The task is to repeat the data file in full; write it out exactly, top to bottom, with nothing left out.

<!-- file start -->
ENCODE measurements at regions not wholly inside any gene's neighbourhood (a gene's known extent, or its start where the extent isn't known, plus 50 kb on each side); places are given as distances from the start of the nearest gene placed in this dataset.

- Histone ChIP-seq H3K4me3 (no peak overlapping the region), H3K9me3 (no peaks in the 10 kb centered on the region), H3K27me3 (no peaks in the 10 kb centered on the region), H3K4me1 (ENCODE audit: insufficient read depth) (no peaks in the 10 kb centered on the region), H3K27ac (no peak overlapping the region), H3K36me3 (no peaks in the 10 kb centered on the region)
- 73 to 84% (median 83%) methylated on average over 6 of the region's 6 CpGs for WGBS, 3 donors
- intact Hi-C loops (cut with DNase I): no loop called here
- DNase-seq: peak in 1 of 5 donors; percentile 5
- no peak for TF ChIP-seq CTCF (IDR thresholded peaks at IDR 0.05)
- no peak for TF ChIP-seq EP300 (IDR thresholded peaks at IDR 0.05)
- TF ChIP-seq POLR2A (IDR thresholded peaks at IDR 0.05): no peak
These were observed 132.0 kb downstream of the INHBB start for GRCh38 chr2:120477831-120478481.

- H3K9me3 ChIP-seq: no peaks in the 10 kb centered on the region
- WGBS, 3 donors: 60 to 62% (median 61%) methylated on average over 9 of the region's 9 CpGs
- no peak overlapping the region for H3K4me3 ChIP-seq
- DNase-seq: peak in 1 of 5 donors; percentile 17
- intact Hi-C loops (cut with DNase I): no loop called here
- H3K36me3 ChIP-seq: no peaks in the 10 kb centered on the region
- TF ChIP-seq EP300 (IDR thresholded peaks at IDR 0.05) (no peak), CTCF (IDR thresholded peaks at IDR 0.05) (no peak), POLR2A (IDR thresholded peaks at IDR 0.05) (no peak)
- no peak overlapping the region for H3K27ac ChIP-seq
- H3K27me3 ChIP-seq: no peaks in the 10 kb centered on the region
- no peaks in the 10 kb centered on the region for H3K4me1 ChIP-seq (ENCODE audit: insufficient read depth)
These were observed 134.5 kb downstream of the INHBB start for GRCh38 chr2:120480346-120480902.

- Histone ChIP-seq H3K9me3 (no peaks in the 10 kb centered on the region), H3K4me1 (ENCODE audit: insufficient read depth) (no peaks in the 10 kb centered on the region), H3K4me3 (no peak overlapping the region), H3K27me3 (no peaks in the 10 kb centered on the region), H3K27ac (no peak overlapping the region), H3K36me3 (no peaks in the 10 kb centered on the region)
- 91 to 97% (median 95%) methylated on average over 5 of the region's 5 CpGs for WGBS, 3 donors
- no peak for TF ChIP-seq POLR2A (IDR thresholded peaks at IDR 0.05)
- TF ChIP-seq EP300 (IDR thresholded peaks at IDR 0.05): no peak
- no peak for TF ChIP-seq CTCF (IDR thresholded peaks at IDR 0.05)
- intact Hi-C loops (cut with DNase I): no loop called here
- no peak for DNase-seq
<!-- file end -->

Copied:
ENCODE measurements at regions not wholly inside any gene's neighbourhood (a gene's known extent, or its start where the extent isn't known, plus 50 kb on each side); places are given as distances from the start of the nearest gene placed in this dataset.

- Histone ChIP-seq H3K4me3 (no peak overlapping the region), H3K9me3 (no peaks in the 10 kb centered on the region), H3K27me3 (no peaks in the 10 kb centered on the region), H3K4me1 (ENCODE audit: insufficient read depth) (no peaks in the 10 kb centered on the region), H3K27ac (no peak overlapping the region), H3K36me3 (no peaks in the 10 kb centered on the region)
- 73 to 84% (median 83%) methylated on average over 6 of the region's 6 CpGs for WGBS, 3 donors
- intact Hi-C loops (cut with DNase I): no loop called here
- DNase-seq: peak in 1 of 5 donors; percentile 5
- no peak for TF ChIP-seq CTCF (IDR thresholded peaks at IDR 0.05)
- no peak for TF ChIP-seq EP300 (IDR thresholded peaks at IDR 0.05)
- TF ChIP-seq POLR2A (IDR thresholded peaks at IDR 0.05): no peak
These were observed 132.0 kb downstream of the INHBB start for GRCh38 chr2:120477831-120478481.

- H3K9me3 ChIP-seq: no peaks in the 10 kb centered on the region
- WGBS, 3 donors: 60 to 62% (median 61%) methylated on average over 9 of the region's 9 CpGs
- no peak overlapping the region for H3K4me3 ChIP-seq
- DNase-seq: peak in 1 of 5 donors; percentile 17
- intact Hi-C loops (cut with DNase I): no loop called here
- H3K36me3 ChIP-seq: no peaks in the 10 kb centered on the region
- TF ChIP-seq EP300 (IDR thresholded peaks at IDR 0.05) (no peak), CTCF (IDR thresholded peaks at IDR 0.05) (no peak), POLR2A (IDR thresholded peaks at IDR 0.05) (no peak)
- no peak overlapping the region for H3K27ac ChIP-seq
- H3K27me3 ChIP-seq: no peaks in the 10 kb centered on the region
- no peaks in the 10 kb centered on the region for H3K4me1 ChIP-seq (ENCODE audit: insufficient read depth)
These were observed 134.5 kb downstream of the INHBB start for GRCh38 chr2:120480346-120480902.

- Histone ChIP-seq H3K9me3 (no peaks in the 10 kb centered on the region), H3K4me1 (ENCODE audit: insufficient read depth) (no peaks in the 10 kb centered on the region), H3K4me3 (no peak overlapping the region), H3K27me3 (no peaks in the 10 kb centered on the region), H3K27ac (no peak overlapping the region), H3K36me3 (no peaks in the 10 kb centered on the region)
- 91 to 97% (median 95%) methylated on average over 5 of the region's 5 CpGs for WGBS, 3 donors
- no peak for TF ChIP-seq POLR2A (IDR thresholded peaks at IDR 0.05)
- TF ChIP-seq EP300 (IDR thresholded peaks at IDR 0.05): no peak
- no peak for TF ChIP-seq CTCF (IDR thresholded peaks at IDR 0.05)
- intact Hi-C loops (cut with DNase I): no loop called here
- no peak for DNase-seq